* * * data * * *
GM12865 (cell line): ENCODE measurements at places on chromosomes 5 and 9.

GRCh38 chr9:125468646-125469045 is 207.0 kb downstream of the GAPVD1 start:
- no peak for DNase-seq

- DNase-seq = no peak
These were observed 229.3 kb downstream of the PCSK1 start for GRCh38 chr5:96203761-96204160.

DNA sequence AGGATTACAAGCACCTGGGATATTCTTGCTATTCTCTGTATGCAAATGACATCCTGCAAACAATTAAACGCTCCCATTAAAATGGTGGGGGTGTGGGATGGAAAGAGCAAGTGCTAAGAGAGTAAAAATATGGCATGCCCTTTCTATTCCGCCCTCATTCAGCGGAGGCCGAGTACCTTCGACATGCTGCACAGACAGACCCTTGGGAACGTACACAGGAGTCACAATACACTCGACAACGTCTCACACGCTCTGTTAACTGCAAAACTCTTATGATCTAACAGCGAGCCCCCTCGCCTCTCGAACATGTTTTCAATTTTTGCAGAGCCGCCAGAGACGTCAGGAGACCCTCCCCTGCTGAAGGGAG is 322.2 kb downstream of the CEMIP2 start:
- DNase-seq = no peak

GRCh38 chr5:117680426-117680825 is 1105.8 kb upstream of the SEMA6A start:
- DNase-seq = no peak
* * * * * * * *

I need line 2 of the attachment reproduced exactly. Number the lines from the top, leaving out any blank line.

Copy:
GRCh38 chr9:125468646-125469045 is 207.0 kb downstream of the GAPVD1 start: